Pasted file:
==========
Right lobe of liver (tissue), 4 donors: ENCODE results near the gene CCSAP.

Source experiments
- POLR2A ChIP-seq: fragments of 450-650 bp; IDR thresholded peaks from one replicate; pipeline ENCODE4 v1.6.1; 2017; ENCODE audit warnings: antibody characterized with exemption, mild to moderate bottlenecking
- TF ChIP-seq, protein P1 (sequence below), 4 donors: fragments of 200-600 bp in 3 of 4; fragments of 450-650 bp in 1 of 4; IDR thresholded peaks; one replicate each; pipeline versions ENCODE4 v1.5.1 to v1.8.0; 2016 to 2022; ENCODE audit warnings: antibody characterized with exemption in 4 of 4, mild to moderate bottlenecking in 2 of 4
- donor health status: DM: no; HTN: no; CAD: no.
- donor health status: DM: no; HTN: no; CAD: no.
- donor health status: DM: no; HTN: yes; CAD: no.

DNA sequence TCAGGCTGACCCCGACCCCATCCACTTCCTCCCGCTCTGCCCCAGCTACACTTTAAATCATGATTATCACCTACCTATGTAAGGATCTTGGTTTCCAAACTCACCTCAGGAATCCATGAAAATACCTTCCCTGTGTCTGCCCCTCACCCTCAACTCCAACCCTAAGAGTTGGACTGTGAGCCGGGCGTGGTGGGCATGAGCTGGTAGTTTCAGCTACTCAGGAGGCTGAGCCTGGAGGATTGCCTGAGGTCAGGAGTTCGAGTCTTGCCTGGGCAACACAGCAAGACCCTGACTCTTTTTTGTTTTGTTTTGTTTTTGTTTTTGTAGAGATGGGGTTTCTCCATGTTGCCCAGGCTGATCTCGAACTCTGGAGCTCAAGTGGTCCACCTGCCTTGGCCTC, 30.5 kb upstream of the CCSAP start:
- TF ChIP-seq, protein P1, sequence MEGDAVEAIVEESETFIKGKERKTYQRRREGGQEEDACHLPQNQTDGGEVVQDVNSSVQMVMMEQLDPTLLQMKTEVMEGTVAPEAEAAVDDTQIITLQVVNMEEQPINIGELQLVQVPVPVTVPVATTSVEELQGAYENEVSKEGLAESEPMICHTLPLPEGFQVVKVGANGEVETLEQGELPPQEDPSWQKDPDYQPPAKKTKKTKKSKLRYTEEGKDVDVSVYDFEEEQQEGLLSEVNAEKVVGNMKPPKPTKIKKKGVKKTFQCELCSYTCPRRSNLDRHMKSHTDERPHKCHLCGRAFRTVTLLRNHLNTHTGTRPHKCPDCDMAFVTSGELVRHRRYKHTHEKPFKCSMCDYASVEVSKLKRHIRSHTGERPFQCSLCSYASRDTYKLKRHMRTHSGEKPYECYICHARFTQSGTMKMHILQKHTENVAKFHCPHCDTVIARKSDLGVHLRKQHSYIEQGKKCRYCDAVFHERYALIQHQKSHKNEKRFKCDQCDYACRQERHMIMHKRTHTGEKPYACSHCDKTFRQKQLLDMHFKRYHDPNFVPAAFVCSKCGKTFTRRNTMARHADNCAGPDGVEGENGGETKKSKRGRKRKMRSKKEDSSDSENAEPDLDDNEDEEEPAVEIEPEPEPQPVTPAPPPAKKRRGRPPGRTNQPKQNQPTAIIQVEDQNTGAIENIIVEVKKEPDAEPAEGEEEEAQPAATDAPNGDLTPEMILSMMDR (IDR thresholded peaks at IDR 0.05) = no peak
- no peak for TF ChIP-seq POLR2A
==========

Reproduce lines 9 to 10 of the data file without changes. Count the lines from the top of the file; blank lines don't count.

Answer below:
- TF ChIP-seq, protein P1, sequence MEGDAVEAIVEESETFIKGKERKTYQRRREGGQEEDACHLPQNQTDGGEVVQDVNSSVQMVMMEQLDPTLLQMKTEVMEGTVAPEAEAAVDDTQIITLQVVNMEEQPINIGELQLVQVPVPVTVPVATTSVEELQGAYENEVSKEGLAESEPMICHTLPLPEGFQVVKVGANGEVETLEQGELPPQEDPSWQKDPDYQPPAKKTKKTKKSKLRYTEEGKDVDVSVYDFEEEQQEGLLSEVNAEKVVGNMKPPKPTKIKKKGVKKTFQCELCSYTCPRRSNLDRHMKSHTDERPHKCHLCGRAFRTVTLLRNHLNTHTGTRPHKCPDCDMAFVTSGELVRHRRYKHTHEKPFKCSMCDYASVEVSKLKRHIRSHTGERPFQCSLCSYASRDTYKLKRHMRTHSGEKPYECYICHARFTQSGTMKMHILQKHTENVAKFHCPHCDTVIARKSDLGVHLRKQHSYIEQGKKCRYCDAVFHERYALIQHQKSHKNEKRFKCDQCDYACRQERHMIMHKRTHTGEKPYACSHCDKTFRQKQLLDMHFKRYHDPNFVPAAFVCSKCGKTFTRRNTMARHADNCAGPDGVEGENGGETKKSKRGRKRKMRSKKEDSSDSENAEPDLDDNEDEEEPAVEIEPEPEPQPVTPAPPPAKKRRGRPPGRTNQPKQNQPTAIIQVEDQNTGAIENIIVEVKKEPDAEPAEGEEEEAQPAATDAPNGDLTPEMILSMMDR (IDR thresholded peaks at IDR 0.05) = no peak
- no peak for TF ChIP-seq POLR2A